Cazorla in the winter. © Michelle Chaplow
Cazorla in the winter.


Cazorla is steeped in tradition. Its origins stretch back six centuries before Christ, although it was officially founded by the Romans, who named it Carcesa. Its splendour grew under Moorish and then Christian control.



Today, the town has a Medieval look about it, and boasts numerous springs, steep, narrow streets and stone houses with balconies full of flowers. There are two well preserved castles (the Moorish La Yedra and the Christian Cinco Esquinas), both of which are of great historical significance. Testament to the town's former religious importance, five convents can be found amongst the ruins of the Santa María Church.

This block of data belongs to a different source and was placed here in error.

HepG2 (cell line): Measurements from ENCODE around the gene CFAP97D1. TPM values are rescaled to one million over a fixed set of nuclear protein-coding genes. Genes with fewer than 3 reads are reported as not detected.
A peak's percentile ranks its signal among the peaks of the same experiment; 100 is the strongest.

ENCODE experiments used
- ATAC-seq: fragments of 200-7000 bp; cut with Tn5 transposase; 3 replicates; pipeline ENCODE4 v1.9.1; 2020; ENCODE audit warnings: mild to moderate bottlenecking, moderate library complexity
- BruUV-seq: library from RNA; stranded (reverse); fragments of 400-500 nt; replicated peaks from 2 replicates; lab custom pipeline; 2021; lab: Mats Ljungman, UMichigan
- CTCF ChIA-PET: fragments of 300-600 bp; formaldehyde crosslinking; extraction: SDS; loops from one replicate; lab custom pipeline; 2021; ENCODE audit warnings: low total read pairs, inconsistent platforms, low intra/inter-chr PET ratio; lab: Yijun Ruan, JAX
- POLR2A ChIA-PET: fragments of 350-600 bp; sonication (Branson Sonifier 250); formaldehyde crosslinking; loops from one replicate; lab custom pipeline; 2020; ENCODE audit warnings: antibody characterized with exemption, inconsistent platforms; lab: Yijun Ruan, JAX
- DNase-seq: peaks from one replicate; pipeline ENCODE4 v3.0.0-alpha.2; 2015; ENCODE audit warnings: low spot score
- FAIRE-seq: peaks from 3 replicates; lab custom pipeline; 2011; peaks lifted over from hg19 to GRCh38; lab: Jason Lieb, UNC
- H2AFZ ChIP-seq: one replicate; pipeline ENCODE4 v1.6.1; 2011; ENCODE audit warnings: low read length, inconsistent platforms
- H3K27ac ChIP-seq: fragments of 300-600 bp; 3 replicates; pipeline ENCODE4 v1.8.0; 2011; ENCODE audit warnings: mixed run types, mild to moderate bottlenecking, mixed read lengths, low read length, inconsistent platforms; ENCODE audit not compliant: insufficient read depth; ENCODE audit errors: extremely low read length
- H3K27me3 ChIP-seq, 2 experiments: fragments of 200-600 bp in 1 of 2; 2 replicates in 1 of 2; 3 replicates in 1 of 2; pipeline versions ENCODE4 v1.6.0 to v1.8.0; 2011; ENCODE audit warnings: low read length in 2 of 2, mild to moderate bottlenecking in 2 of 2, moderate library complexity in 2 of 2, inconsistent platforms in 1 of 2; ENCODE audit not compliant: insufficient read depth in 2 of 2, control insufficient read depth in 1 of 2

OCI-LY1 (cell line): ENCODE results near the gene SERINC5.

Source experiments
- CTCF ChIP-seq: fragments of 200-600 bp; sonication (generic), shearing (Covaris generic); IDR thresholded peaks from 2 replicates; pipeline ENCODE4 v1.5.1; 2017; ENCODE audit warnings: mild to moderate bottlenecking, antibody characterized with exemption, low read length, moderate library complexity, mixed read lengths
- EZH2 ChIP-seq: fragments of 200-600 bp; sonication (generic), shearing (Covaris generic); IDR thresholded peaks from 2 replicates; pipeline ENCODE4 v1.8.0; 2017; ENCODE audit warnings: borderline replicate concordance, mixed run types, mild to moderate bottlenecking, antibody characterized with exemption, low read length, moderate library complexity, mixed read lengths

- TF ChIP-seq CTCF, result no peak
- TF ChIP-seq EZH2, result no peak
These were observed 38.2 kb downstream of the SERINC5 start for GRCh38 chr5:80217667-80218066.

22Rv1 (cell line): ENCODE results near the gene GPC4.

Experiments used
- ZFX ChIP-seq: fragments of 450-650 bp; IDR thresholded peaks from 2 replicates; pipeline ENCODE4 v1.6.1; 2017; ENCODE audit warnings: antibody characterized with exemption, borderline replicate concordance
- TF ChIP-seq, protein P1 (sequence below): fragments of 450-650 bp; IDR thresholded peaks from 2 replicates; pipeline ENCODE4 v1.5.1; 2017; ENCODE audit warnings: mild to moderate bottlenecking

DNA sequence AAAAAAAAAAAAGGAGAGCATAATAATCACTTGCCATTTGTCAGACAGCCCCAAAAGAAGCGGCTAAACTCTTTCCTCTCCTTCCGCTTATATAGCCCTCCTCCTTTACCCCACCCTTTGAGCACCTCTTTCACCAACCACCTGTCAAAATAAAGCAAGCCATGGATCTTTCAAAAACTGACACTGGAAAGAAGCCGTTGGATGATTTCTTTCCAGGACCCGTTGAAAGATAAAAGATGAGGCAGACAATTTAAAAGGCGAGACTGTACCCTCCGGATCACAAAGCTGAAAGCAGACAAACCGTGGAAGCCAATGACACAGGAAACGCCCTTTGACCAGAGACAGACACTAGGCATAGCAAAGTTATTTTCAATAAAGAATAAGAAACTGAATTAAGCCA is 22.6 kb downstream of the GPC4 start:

Close by is the Herrerías bridge which, according to tradition, was built in one night with the aid of Divine Intervention, to enable Queen Isabel the Catholic to pass.